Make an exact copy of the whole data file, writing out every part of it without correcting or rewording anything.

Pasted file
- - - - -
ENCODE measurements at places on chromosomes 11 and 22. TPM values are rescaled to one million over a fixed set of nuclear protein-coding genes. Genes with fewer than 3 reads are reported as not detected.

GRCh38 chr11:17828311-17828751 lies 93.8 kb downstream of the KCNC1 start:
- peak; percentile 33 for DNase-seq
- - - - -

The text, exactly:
ENCODE measurements at places on chromosomes 11 and 22. TPM values are rescaled to one million over a fixed set of nuclear protein-coding genes. Genes with fewer than 3 reads are reported as not detected.

GRCh38 chr11:17828311-17828751 lies 93.8 kb downstream of the KCNC1 start:
- peak; percentile 33 for DNase-seq